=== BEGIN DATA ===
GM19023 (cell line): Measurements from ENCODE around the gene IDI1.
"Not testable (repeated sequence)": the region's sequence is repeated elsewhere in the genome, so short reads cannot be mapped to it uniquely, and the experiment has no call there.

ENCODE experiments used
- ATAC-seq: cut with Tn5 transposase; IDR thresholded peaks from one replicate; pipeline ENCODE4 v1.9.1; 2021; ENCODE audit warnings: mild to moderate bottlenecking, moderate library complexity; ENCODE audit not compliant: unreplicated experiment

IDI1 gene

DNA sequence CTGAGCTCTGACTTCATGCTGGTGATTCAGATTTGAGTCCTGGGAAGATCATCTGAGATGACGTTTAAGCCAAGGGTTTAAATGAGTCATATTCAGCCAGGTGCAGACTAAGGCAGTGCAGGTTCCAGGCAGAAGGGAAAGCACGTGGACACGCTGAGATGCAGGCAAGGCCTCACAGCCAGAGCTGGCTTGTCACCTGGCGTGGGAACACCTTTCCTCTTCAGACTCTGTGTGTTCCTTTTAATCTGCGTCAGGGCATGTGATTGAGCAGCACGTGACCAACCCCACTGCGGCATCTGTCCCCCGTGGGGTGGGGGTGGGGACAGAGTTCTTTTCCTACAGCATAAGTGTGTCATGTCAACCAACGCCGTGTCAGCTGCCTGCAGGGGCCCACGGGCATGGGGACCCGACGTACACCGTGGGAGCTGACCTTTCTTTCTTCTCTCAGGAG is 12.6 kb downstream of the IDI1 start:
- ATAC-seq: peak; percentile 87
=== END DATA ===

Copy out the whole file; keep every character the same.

GM19023 (cell line): Measurements from ENCODE around the gene IDI1.
"Not testable (repeated sequence)": the region's sequence is repeated elsewhere in the genome, so short reads cannot be mapped to it uniquely, and the experiment has no call there.

ENCODE experiments used
- ATAC-seq: cut with Tn5 transposase; IDR thresholded peaks from one replicate; pipeline ENCODE4 v1.9.1; 2021; ENCODE audit warnings: mild to moderate bottlenecking, moderate library complexity; ENCODE audit not compliant: unreplicated experiment

IDI1 gene

DNA sequence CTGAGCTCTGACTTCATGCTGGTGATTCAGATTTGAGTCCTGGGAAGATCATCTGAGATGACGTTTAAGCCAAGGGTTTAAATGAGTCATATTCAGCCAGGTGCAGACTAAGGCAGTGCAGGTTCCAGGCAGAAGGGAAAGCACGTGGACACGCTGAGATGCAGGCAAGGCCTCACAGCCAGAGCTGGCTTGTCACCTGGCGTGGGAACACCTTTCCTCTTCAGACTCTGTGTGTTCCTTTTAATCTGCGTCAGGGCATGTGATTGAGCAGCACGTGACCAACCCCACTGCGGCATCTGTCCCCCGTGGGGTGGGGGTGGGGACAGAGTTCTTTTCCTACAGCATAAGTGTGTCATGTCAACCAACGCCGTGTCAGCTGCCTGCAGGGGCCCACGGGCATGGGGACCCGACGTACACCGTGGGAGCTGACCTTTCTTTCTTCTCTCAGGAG is 12.6 kb downstream of the IDI1 start:
- ATAC-seq: peak; percentile 87